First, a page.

School visits #2 & #3: Visser ‘t Hooft & Joppensz

We have now completed our school visits.  Yesterday’s trip to Visser ‘t Hooft high school provided students with a glimpse into the “tracking” that takes place at this point in the Dutch educational system and they were able to compare notes with other students in small groups.


Today we spent the morning at a Christian (Protestant) elementary school.  Unlike in the United States, religious schools are common and funded as part of the public education system.  Students broke into pairs and spent time in classrooms ranging from our equivalent of kindergarten to 6th grade.  (Fun fact about the Dutch education system:  Unless they are “summer babies”, children start kindergarten on their actual birthdays.  Rather than having a whole group of new kindergarteners in September, the new students trickle in over the course of the academic year.)

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    (Note the green, noise-cancelling “headphones” that some of the students use.)


Translation: Learning is nice.


Museum Night – Leiden

All the students joined for a super fun Museum Nacht, where many of this city’s museums opened their doors to special, late night events – food, drinks, bands, performances of all sorts.  Canal boats rides with ragtime bands, disco dancing with the dinosaurs, chalk art at the university astrology center all added to festivities.





A typical Saturday (NOT)

We offered a range of optional activities to students on Saturday and, being the adventurous spirits that they are, there was lots of participation.  From the food truck festival at the historic PietersKerkPlein…to the Saturday outdoor market…to a relaxing visit to the LeidseHout park and tea house…students took the opportunity to enjoy the end of week one and soak in some much appreciated sunshine.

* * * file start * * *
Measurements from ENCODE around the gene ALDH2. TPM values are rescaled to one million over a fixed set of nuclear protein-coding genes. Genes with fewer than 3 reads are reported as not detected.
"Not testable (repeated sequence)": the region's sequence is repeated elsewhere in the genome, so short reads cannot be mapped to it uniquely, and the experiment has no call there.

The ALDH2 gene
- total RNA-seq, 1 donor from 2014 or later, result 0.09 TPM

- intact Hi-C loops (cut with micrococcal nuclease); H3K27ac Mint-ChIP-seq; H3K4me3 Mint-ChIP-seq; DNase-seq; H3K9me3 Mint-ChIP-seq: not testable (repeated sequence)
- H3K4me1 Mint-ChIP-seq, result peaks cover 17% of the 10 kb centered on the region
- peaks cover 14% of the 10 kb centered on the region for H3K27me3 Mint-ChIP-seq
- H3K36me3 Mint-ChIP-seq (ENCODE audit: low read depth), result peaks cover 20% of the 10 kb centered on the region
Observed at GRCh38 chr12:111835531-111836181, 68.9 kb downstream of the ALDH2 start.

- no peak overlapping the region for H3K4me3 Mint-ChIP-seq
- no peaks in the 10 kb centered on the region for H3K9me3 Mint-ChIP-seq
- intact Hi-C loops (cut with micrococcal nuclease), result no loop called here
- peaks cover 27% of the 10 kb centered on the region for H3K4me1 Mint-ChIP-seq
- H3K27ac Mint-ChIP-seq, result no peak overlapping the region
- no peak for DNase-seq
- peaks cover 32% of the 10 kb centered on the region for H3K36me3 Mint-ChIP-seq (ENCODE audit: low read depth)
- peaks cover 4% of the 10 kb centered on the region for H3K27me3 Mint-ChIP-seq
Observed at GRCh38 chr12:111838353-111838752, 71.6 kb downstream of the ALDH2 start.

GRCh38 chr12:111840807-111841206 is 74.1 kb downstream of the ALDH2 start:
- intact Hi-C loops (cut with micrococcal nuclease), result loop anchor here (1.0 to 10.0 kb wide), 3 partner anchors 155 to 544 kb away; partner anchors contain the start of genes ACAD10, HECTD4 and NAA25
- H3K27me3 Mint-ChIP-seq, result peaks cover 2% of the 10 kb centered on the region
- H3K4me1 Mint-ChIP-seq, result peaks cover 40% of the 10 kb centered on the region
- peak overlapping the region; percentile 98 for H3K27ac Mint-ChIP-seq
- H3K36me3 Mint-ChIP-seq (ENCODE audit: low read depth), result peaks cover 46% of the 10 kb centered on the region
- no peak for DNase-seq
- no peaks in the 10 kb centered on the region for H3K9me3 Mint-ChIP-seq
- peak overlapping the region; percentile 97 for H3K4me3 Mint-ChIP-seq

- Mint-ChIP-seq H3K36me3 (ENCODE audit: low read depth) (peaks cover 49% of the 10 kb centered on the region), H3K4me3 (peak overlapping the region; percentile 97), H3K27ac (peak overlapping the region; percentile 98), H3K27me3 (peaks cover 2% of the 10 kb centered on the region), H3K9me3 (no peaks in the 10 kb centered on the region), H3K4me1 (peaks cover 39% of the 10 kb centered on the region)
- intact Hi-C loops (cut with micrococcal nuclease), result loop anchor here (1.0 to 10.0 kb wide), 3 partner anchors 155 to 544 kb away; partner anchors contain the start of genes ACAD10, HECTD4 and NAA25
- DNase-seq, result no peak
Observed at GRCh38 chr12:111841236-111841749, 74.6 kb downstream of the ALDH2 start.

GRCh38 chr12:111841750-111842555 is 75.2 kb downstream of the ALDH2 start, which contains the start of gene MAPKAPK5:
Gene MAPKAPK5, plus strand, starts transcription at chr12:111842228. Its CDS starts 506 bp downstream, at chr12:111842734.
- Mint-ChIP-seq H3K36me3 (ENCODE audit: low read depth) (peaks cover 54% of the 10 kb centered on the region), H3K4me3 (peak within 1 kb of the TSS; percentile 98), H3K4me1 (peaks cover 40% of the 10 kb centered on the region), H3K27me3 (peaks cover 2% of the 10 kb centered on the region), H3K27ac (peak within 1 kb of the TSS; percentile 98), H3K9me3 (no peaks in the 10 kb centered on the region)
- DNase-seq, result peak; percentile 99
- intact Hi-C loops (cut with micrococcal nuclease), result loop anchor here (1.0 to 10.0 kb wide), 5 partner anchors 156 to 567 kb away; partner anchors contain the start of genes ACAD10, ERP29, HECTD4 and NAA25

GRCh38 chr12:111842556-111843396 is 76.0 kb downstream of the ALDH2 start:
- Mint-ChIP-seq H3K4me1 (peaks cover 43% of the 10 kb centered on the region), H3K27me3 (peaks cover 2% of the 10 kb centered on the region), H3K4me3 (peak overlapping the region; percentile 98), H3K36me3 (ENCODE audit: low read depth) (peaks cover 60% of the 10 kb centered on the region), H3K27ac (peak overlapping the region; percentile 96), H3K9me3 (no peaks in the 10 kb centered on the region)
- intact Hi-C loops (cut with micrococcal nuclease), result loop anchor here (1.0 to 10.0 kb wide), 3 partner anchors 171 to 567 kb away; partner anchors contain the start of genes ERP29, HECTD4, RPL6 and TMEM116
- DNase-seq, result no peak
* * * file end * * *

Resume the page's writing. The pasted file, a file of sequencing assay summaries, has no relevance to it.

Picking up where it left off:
food truck fest

IMG_0178[1]  market




Thursday’s full day (and evening)

The group left Leiden early in the morning on a train north to the Zuiderzee Museum, a wonderful, living history museum in Enkhuizen in North Holland.  Our time there allowed a hands-on exploration and provided students with food for thought about how the history, culture and geography of The Netherlands might be shaping contemporary Dutch education.

It also allowed for some relaxation on the ferry, some silliness, and some enjoyment of a rain-free day.

We wrapped the day up by stopping in Amsterdam and enjoying our first taste of Dutch pancakes.

And some folks participated in an optional (and very informative) tour of Amsterdam’s red light district, sponsored by the P.I.C. (the Prostitute Information Center).   Many lessons were learned about the deeply rooter Dutch cultural value around “tolerance” — a value that extends far, far beyond prostitution.




School visit #1: Leo Kanner

Today we had our first school visit to Leo Kanner College (a high school designed for university-bound students on the spectrum).  After an introduction to some similarities and differences between Dutch and American educational “tracks”, we got a tour of the school and had a chance to compare cross-national notes with students.  Some of the Leo Kanner students were in the middle of their high-stakes, “end” exams – which will determine if they can move ahead to a research university.  Leo Kanner students have a near 100% success rate (compared with the national +/- 70% average).

leo kannerQuiet!! Examsautism in adultsIntro to Leo Kanner